Feature Stories


Crowdfunding Skills Equip Young Entrepreneurs for Business Success

For anyone without the backing of an established company, having a good idea is just stage one in the process of producing a profitable new product or service.

In addition to devising a solid business plan, and building a team that can successfully deliver on the concept, some capital is almost always essential to put together prototypes and research the market.

But until recently, if no angel investors stepped forward and there were no wealthy family members or friends willing to take a risk, the options available have been extremely limited. However, the emergence of crowdfunding is changing this scenario.

Turn an idea into reality

The Department of Management’s Professor Sam Garg has been teaching the Business School’s popular Entrepreneurship elective course for several years. This year, for the first time, his students are not only producing a business plan for a new product, they are also using reward-based crowdfunding to raise the initial money needed to turn an idea into reality. 

“Crowdfunding is changing the landscape of early-stage financing,” Professor Garg explains. “By the end of the semester, the students will have gained experience in raising money, and be in a position to run with their business plan.”

In previous years students have formed companies that have continued after the end of the course.

Using the Hong Kong-based SparkRaise platform, the 13 campaigns launched by Professor Garg’s student teams have secured pledges totaling over HK$225,000 in just a short period of 30 days they ran their campaigns during the semester. Hardware projects include a collapsible filter bottle, aimed at athletes and hikers, and a gadget for retouching nail polish on the move.

“But a large number of the products were app-based ones,” Professor Garg notes. One example is Lingo2GoGo, an app which helps users engage in informal conversations in other languages.

“Another app is called Capool, which was inspired by a problem students had on campus - very long bus queues,” Professor Garg says. The app enables users to identify who’s heading in the same direction as them so that taxis can be shared.

Bosco Tam, who is majoring in Information Systems and Management, is part of a team developing a jewelry design and sales platform called MIGLIA+.

“Customers and designers can submit their designs to our platform and we can produce them and sell them to customers,” Tam explains. So far he and his team have raised US$2,816, or 94% of their target to develop a prototype.

During the course, Tam says, he’s learned a lot about problem-solving, and about the ways in which conflicts can arise in teams. Although he has wanted to become an entrepreneur for some time, he says, “the course has given me a practical insight into what it will be like”.

After an initial session on developing ideas, the students formed teams, and Professor Garg worked with them on refining their most promising concepts.

Find out potential customers and competitors

“What I think is very useful for everyone in the class is that they are forced to go out and speak to potential customers, competitors and suppliers,” he says.

In previous years the mentors assigned to work with the teams have been either investors or serial entrepreneurs. “This time we had mentors with experience in crowdfunding, and who know about startups.”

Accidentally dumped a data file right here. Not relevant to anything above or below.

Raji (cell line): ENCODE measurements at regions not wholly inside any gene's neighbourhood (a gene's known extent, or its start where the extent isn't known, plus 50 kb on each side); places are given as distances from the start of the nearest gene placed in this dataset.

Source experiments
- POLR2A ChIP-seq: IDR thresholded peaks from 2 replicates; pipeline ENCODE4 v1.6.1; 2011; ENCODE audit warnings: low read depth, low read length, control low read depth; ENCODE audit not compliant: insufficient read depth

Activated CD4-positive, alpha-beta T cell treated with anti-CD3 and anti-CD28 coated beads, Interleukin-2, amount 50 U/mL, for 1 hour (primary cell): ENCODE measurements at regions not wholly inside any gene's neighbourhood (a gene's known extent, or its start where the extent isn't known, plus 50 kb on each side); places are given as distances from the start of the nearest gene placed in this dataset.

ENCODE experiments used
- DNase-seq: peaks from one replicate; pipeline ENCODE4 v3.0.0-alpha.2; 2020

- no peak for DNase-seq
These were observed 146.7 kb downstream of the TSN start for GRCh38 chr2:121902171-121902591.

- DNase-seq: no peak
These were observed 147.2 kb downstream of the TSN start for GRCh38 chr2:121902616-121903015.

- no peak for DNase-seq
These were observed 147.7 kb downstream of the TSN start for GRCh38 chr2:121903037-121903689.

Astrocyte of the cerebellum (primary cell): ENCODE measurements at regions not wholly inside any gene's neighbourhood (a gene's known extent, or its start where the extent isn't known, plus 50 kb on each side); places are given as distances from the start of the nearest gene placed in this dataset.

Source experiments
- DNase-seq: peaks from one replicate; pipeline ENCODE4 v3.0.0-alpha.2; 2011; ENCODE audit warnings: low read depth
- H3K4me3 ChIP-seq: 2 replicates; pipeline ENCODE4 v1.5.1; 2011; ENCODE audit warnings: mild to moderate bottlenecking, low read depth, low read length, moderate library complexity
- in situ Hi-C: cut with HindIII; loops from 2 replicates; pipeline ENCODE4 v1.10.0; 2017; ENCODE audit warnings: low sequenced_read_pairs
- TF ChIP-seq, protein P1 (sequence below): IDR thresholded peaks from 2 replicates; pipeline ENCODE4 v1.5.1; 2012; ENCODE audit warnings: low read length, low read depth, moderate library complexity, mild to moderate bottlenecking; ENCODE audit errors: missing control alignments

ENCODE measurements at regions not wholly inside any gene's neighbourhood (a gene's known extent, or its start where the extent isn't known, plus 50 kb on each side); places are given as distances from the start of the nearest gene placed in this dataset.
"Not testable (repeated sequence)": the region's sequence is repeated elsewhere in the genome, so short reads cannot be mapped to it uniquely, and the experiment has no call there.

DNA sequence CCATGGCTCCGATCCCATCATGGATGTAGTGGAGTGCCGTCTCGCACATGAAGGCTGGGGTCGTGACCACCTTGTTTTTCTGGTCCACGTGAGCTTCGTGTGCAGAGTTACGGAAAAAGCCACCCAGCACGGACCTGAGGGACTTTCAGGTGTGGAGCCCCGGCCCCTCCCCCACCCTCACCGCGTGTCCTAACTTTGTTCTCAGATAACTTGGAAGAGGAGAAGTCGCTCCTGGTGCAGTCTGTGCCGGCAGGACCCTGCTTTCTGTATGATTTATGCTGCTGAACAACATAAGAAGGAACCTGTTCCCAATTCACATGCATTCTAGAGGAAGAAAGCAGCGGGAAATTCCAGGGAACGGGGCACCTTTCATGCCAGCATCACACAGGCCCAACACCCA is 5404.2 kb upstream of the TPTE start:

In the reward-based crowdfunding model used in the Entrepreneurship course, the students raise their working capital by selling their funders a new but unfinished product at a discount.

“The big advantage of the reward-based model is that the people who are funding you are also likely to be your best marketers and customers,” Professor Garg explains.

The equity-based crowdfunding model creates shareholders, instead. Nevertheless, while it does allow more people to participate in the creative economy and help young startups, it also dilutes ownership.

One risk of raising initial capital via crowdfunding is that it can engender a lack of discipline and preparedness. This possibility is mitigated on the Business School course by Professor Garg’s insistence on a high-quality business plan.

“The business plan forces you to think very carefully about issues such as how much money you need, who your customers and suppliers are going to be, and your pricing,” he says.

He also points out that crowdfunding is not a substitute for venture capital. “This is money that allows you to prototype, to do some market testing, so you can then go on to raise venture financing. In some sense, therefore, this democratizes venture financing and entrepreneurship.”

The Entrepreneurship elective not only attracts Business School students but engineers and scientists as well. “We also get masters students enrolling, and it’s one of the core courses of the university-wide Minor in Entrepreneurship,” Professor Garg points out.  

Professor Garg says he doesn’t know of a similar course at any other major research-oriented business school that contains a crowdfunding element.

A Dual Degree Program student (Computer Science and General Business Management) Michael Wong says crowdfunding is the best experiment that this course provided, with opportunities to pitch his ideas and seek funding, and learn from mistakes.

With a passion to pursue his entrepreneurial journey, Michael says the crowdfunding campaign provides valuable experience and makes him smarter in choosing the right idea for his real-life startup in the future.